Three months ago, Alan Gross began an exciting journey: After years in a Cuban prison, he once again began to enjoy a life of freedom.

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NEW: Rep. Van Hollen: Alan Gross became "a catalyst" for next chapter in U.S.-Cuba relations

Gross has been a guest of the Obamas, got to meet Pope Francis since release from Cuba

He's also been to the dentist, watched a D.C. snowfall and indulged in some good food

Havana, Cuba CNN  — 

So what has U.S. State Department subcontractor Alan Gross been up to since he was released from a Cuban prison exactly three months ago?

It turns out a lot more than most of the rest of us.

Gross, 65, has started to make up for the five years he spent imprisoned in Cuba by traveling abroad, attending the State of the Union address as a guest of the Obamas and last week meeting Pope Francis at the Vatican to personally thank him for his role in helping to win Gross’ freedom.

After five years of being disconnected from the outside world, Gross now frequently posts on social media, writing of family reunions, eating the foods he longed for in prison and the reminders he experiences of his time in Cuba.

“I can’t get away from Cuba,” Gross wrote after hearing a Cuban song playing in an airport on his travels. While visiting Israel, he posted a photo of Cohiba cigars advertised for sale in a Tel Aviv tobacco shop.

15-year sentence

In 2009, Gross was arrested by Cuban state security agents and eventually sentenced to 15 years in prison for importing banned communications equipment to the island.

Gross said he was merely helping the island’s small Jewish community get online, but Cuban officials accused of him being part of a U.S. government plot to destabilize the island’s single-party Communist government.

Cuba has highly restricted Internet access, and most people are not able to access the Web in their homes or on their phones.

On December 17, 2014, Gross was freed, along with three Cuban intelligence agents and a Cuban man convicted of spying for the United States. It was part of a deal between the Cuban and U.S. governments to reestablish diplomatic relations after five decades of Cold War animosity.

Gross, his wife, Judy, his attorney and three U.S. congressmen flew from Havana to his home state of Maryland aboard a U.S. military jet, one of the smaller versions of Air Force One used to transport President Barack Obama.

The image of Gross celebrating his freedom aboard the flight home with CNN reporting the news of his release on a TV screen in the background became the picture he would use on his @AlanPGross Twitter page.

A tasty return to freedom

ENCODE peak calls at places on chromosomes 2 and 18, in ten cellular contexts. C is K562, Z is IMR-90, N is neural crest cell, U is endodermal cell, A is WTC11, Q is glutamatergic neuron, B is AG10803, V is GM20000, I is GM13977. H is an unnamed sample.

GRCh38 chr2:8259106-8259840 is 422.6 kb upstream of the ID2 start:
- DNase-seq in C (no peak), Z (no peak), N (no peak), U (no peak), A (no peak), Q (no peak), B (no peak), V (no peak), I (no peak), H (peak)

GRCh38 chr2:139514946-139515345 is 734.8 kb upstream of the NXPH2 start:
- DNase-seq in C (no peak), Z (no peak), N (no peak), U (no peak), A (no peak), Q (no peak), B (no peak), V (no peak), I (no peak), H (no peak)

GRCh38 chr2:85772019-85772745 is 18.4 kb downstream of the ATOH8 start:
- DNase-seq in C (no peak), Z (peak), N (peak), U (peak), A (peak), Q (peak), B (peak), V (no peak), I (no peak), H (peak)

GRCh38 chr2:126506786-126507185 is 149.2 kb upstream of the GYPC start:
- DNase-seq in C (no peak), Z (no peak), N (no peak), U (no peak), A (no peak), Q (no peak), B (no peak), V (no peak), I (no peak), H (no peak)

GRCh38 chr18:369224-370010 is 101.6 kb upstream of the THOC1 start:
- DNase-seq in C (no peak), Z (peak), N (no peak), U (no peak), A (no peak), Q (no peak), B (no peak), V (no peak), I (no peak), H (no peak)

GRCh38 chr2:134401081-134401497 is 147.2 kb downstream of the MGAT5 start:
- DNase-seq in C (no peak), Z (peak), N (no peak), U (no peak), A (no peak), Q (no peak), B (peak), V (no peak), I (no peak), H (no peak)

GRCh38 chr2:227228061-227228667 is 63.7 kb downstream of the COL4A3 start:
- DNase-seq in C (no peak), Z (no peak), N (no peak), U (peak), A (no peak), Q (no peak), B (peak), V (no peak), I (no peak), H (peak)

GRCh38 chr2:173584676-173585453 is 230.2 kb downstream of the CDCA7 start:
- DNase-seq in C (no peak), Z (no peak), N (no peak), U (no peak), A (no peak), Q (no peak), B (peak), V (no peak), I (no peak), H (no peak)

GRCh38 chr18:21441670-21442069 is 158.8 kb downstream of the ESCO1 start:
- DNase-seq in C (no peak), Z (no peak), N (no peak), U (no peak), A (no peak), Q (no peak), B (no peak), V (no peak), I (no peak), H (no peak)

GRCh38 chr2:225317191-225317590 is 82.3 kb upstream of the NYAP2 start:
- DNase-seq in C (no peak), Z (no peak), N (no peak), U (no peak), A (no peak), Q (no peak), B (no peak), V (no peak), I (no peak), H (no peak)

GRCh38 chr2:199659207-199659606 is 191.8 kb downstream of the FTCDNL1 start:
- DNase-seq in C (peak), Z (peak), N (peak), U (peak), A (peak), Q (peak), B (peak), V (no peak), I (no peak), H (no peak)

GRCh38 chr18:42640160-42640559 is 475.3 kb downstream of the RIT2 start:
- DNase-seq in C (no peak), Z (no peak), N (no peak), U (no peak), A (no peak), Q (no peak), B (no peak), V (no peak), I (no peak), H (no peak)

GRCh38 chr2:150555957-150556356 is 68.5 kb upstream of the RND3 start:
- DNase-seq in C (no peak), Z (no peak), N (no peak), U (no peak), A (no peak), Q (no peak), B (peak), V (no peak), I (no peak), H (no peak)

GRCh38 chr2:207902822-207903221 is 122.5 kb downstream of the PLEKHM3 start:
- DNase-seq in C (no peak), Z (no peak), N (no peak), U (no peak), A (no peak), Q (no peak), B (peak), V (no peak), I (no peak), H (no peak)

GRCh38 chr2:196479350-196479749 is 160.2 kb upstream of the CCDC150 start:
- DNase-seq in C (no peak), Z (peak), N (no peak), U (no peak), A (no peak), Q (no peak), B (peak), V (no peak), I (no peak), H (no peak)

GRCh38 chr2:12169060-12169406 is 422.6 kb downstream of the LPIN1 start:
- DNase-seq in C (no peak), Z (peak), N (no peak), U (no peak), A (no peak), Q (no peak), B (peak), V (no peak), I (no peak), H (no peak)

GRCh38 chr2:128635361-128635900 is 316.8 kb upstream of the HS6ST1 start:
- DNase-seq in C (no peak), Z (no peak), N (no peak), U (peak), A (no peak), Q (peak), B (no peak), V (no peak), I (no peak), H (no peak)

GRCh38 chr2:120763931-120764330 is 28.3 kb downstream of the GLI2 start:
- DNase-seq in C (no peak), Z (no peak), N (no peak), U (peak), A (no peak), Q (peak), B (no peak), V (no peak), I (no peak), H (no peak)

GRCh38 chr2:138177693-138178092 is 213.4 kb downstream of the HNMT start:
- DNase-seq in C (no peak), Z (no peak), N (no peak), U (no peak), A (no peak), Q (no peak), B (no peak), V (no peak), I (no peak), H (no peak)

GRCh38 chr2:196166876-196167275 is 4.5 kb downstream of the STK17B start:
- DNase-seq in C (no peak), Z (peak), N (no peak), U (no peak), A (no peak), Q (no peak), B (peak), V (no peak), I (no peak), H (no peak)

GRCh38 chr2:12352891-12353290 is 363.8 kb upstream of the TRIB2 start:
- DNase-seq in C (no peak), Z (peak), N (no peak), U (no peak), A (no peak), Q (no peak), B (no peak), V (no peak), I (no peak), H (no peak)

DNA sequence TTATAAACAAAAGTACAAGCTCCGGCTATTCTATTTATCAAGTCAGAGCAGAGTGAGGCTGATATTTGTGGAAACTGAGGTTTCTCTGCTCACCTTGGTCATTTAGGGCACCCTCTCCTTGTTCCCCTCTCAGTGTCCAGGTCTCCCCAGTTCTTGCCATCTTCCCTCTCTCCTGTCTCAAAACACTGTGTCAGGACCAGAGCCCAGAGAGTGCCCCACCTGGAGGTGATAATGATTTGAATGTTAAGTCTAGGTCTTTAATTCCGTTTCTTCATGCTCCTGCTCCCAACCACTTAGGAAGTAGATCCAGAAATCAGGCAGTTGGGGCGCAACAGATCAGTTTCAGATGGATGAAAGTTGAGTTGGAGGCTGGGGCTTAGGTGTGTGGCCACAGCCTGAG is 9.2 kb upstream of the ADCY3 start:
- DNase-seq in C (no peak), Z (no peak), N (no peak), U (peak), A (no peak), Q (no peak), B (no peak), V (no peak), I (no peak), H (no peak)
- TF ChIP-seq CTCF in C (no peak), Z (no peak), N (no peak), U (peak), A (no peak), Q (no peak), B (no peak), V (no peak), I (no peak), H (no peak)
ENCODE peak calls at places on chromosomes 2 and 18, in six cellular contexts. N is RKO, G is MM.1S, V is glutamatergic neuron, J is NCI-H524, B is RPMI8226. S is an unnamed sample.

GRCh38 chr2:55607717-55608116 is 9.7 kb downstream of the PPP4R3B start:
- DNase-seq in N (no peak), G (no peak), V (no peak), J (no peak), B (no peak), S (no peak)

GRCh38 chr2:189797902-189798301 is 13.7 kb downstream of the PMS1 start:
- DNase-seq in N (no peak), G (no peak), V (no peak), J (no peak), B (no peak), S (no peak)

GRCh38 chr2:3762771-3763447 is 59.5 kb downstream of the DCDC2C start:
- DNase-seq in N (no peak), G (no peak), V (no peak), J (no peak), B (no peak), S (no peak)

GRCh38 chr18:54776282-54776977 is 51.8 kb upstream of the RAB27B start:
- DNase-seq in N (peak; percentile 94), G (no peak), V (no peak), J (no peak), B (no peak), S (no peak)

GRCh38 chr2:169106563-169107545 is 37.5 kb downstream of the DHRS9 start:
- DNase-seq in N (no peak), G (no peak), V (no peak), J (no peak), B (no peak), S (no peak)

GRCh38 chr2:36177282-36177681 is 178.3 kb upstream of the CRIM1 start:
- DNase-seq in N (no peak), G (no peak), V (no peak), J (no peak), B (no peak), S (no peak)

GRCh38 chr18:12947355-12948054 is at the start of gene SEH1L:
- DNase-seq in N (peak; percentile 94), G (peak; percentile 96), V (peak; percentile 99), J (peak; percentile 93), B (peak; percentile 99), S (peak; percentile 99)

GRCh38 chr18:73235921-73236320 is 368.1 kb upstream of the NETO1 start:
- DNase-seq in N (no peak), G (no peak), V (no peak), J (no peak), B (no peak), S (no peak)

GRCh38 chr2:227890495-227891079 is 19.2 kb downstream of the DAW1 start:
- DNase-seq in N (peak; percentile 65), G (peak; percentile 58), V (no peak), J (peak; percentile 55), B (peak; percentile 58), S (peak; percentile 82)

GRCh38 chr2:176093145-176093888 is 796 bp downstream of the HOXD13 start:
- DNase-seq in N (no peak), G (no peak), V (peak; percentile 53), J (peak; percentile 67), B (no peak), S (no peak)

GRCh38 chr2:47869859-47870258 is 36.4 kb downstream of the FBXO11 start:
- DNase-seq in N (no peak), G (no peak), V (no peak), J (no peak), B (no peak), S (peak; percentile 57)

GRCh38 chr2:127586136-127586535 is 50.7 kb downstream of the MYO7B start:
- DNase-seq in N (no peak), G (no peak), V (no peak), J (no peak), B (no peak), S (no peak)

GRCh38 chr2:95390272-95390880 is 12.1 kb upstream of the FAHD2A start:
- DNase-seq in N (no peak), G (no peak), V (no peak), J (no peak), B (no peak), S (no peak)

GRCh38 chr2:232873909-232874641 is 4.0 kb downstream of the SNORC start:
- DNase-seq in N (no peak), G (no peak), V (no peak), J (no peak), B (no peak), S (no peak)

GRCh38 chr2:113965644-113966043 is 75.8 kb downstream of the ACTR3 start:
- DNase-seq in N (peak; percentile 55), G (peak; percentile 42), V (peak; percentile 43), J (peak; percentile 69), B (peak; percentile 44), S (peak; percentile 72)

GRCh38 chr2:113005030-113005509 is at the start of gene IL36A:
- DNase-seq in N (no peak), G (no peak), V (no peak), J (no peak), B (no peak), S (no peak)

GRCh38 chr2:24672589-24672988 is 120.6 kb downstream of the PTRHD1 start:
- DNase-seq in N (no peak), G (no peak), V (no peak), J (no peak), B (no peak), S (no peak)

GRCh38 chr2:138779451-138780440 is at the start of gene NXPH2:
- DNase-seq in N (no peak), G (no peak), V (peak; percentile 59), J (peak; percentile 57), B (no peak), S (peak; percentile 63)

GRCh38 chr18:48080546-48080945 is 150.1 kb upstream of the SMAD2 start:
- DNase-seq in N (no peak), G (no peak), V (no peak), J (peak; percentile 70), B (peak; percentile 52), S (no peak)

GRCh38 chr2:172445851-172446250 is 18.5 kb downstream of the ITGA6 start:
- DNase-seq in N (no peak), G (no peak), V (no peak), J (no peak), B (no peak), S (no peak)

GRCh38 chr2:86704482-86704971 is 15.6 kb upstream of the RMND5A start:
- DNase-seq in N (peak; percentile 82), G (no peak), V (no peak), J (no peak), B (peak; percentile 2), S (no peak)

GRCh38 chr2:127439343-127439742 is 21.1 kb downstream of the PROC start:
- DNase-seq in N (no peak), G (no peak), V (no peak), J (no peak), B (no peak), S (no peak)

The night of his release, he enjoyed a meal of spicy Thai food with family and friends, a far cry from the bland rations he was forced to eat in prison.

In January, Gross changed the status of his Facebook page to read that he had left his job as “hostage” at the Carlos Finlay military hospital where had been held in Havana.

Later, he shared pictures of a visit to the dentist’s office to replace the teeth that he lost while he was held in Cuba.

With his dental concerns met, he moved on to food.

Gross also recounted savoring long-denied bowls of chili and bagels loaded with lox and cream cheese.

Many of the posts are the daily jottings of a man returning to his life after an extended absence: Gross renewing an expired driver’s license or visiting a Starbucks for the first time in five years.

But in other posts, he writes about taking in a sunset on the beach in Israel, seeing the snow fall in Washington and believing citizens in every country should have unimpeded access to the Internet.

A spokeswoman for Gross turned down a CNN request for an interview with him but confirmed that the social media accounts are his.

Rep. Chris Van Hollen, the Democrat representing the Maryland district Gross hails from, called it “incredibly moving” that a man who spent five years in a Cuban prison has since sat next to first lady Michelle Obama and met the pope. More than that, he’s come to signify the changing dynamics between officials in Washington and Havana.

“Alan did not ask for this special role in history,” Van Hollen said, “but he’s become a catalyst for this new chapter in American and Cuban relations.”

The photos that Gross posted online show a smiling man, slowly putting back on some of the 100 pounds he lost in prison, no longer the gaunt-faced, hollow-eyed prisoner who had gone on hunger strikes to protest his conditions while he was held in Cuba.

“The distance we’ve come since December 17th 2014 has been a rewarding journey,” Gross wrote in a Facebook post Saturday.

“For which we’re grateful.”